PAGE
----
Monday, October 1, 2012

Emotional Icebergs

Peanut -

It's been nearly a week since Momma's last letter.  While I talk to you every day, it's been nearly impossible to put words, thoughts, emotions into written form.  I've said it before, and I'll say it again - Year Two is hard.  Confusing.

What most people refer to as "triggers" - sounds, smells, moments that bring raw grief rushing to the surface - I refer to as emotional icebergs.  Why?  Because the trigger itself lasts just a minute or an hour.  Maybe a day.  But looming beneath the surface there is so much more.  And no way to tell how deep it is until it's too late.  Your birthday was an iceberg I saw coming, and I tried my best to steer into it, to anticipate and prepare for it.  And I did.  Yet, here we are almost three weeks later and my heart is still crippled.

And now, a new iceberg.  The Pickle starts daycare next week.  At your school.  In the same building and classroom that you loved so very much.  Once again we will have artwork, classroom parties and daily report cards.  And all the colds, runny noses and fevers that come with the petri dish that is a daycare classroom.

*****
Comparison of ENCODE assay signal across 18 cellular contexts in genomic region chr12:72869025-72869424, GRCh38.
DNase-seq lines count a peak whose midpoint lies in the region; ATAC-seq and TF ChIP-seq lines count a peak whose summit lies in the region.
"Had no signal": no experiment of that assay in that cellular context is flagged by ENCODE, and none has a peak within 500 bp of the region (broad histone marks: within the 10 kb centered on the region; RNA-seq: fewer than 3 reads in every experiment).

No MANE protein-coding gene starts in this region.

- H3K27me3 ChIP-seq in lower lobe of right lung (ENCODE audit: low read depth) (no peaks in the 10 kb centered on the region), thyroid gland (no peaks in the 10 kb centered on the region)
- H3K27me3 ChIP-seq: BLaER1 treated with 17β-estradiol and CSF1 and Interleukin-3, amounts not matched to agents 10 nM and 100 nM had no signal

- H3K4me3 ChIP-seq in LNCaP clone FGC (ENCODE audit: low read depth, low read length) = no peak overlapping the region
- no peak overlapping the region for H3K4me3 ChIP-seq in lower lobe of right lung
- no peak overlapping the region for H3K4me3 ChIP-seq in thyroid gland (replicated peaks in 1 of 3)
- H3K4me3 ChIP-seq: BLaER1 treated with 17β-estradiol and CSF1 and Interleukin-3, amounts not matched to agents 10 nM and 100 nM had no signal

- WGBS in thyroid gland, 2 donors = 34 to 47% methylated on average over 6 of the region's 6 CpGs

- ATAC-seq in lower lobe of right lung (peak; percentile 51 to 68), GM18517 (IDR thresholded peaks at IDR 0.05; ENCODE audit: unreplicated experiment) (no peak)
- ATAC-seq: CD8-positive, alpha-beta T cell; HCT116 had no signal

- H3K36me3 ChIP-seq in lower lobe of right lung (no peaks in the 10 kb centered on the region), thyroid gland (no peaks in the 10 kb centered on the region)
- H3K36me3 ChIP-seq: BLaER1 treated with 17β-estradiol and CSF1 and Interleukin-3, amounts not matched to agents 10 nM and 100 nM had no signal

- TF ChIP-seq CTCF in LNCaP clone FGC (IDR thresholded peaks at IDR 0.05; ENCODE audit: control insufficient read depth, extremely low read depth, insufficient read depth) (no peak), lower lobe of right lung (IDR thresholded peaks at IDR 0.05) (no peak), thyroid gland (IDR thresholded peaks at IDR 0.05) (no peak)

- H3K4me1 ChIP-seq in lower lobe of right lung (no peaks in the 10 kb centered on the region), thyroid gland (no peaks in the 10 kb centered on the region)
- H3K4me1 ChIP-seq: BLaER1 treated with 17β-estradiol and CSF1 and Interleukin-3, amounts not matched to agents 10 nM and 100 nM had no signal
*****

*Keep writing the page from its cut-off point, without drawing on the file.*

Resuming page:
Your brother has only dealt with one very low-grade fever after a round of vaccinations.  But the first time he gets a real fever, and we have to put him down for a nap or bedtime, I'm not sure how I'll stay sane.  Maybe I won't.  I'm sure I won't sleep.

For now, I will do my best to prepare for next week.  To look for the joy in the situation.  To remember how much going to school delighted you.  And know it will be a terrific, fun experience for your little brother.

I love you, my sweet Peanut.  How much?  To the moon - and back!

- Momma

Peanut eating peanut butter toast during a sick day from school.

1 comment:

  1. I know that will be so difficult, and you no longer have the luxury of dismissing your fears as irrational. As my friend says who lost a baby at birth - most people have the luxury of living in a world where babies don't die. And then when she was pregnant with another she couldn't even acknowledge the fact that a baby could live. That's a very stressful way to live, and I feel that. No parent wants to be that overprotective, obsessive mom or dad that calls the pediatrician for every last sniffle. I will be thinking of you, and the balancing act in your mind as you navigate this next step. Peanut's voice is a special one for me now - just as Kaden's and Mason's and Eliza's are. Not in the grim "don't take things for granted way", but in the way they remind me to appreciate each day I have with my girls.

    Thanks for your continued writing here. You've helped me in so many ways with my relationships with grieving mothers / friends.